L. Calzone / C. Chaouiya

Mutually exclusive and co-occurring genetic alterations in bladder tumorigenesis


Relationships between genetic alterations, such as co-occurrence or mutual exclusivity, are often observed in cancer, where their understanding may provide new insights into etiology and clinical management. In this study, we combined statistical analyses and computational modelling to explain patterns of genetic alterations seen in 178 patients with bladder tumours (either muscle-invasive or non-muscle-invasive). A statistical analysis on frequently altered genes identified pair associations including co-occurrence or mutual exclusivity. Focusing on genetic alterations of protein-coding genes involved in growth factor receptor signalling, cell cycle and apoptosis entry, we complemented this analysis with a literature search to focus on nine pairs of genetic alterations of our dataset, with subsequent verification in three other datasets available publically. To understand the reasons and contexts of these patterns of associations while accounting for the dynamics of associated signalling pathways, we built a logical model. This model was validated first on published mutant mice data, then used to study patterns and to draw conclusions on counter-intuitive observations, allowing one to formulate predictions about conditions where combining genetic alterations benefits tumorigenesis. For example, while CDKN2A homozygous deletions occur in a context of FGFR3 activating mutations, our model suggests that additional PIK3CA mutation or p21CIP deletion would greatly favour invasiveness. Further, the model sheds light on the temporal orders of gene alterations, for example, showing how mutual exclusivity of FGFR3 and TP53 mutations is interpretable if FGFR3 is mutated first. Overall, our work shows how to predict combinations of the major gene alterations leading to invasiveness.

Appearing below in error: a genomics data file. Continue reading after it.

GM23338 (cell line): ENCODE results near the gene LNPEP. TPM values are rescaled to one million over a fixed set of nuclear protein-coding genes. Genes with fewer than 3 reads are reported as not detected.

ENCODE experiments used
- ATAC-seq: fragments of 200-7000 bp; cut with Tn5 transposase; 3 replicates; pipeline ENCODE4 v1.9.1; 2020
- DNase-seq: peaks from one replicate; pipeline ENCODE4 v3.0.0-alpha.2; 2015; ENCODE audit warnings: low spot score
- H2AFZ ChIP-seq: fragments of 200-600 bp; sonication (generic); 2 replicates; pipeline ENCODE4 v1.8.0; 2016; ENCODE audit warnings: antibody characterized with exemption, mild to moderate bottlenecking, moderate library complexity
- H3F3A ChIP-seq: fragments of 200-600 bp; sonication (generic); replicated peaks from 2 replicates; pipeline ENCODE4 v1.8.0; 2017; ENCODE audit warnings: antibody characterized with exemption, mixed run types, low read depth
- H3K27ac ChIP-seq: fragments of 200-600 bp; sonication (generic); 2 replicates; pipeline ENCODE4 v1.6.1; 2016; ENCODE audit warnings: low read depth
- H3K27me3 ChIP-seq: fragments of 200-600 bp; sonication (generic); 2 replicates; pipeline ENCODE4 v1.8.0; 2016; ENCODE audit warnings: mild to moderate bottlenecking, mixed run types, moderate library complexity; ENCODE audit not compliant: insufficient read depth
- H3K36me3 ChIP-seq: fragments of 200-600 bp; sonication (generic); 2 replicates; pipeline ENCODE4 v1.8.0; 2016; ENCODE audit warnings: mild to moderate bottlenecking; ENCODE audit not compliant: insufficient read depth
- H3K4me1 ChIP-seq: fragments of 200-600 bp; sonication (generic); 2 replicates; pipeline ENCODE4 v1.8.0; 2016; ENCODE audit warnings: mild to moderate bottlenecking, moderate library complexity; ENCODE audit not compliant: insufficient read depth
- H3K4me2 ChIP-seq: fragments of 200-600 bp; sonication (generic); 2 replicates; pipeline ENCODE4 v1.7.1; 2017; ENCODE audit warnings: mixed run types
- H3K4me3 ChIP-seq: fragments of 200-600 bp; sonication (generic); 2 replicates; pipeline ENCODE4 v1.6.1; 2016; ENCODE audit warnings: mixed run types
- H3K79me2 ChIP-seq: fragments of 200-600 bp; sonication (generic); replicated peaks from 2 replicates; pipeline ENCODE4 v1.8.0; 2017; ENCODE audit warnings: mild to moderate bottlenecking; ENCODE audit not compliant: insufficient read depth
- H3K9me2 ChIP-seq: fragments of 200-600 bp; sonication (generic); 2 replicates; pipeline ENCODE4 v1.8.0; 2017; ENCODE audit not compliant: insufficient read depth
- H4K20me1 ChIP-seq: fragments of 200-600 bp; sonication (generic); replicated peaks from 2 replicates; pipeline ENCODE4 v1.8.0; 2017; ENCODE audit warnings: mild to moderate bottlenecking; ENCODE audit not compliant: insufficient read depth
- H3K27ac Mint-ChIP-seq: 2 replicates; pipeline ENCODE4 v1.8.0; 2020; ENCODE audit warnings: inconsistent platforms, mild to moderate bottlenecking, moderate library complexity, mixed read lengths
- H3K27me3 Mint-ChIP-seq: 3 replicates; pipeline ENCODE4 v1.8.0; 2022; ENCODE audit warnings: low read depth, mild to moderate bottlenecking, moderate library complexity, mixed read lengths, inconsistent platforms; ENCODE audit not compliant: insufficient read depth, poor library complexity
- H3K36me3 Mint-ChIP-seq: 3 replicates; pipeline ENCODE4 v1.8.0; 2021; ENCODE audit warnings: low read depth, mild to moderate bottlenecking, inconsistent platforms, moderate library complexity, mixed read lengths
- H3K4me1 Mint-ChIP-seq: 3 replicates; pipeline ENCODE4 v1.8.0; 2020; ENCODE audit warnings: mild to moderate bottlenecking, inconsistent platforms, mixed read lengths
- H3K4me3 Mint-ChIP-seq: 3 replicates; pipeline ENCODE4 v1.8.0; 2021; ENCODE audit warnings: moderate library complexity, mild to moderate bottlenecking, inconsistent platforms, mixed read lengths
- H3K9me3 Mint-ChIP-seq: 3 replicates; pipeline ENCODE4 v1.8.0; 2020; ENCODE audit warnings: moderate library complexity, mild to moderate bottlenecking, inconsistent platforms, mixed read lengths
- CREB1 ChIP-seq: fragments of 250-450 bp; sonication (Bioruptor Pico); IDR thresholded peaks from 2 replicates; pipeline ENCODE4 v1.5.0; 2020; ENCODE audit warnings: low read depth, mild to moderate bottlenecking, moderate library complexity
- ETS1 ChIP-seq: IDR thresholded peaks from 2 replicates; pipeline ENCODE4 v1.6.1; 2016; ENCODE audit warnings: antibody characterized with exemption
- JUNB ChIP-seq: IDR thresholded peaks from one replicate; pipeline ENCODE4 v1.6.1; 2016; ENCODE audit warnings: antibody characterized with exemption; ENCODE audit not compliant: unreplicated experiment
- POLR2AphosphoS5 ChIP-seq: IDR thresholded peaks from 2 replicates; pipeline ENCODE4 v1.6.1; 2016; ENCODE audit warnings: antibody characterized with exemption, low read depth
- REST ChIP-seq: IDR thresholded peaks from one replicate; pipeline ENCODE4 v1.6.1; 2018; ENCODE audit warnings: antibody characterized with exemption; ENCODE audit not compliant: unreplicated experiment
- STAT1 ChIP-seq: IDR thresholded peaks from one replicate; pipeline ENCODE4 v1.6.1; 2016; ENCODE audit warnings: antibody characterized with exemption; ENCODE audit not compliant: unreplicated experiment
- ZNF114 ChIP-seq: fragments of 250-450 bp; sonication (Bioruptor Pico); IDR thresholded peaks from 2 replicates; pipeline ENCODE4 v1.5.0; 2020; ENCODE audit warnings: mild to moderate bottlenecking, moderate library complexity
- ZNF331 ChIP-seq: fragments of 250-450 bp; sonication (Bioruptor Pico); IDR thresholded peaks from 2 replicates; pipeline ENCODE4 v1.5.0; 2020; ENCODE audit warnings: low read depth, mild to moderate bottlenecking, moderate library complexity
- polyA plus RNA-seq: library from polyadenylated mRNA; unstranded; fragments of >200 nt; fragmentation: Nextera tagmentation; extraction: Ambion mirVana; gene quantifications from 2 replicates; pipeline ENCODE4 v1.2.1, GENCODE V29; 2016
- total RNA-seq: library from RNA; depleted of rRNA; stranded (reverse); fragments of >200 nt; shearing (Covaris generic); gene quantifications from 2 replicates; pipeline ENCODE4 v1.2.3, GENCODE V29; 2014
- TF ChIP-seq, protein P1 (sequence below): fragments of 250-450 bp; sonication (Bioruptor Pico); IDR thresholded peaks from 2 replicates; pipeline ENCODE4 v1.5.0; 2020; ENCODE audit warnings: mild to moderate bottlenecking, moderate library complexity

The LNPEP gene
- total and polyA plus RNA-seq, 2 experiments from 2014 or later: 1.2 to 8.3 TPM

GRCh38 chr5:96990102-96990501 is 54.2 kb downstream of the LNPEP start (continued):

Claudine Chaouiya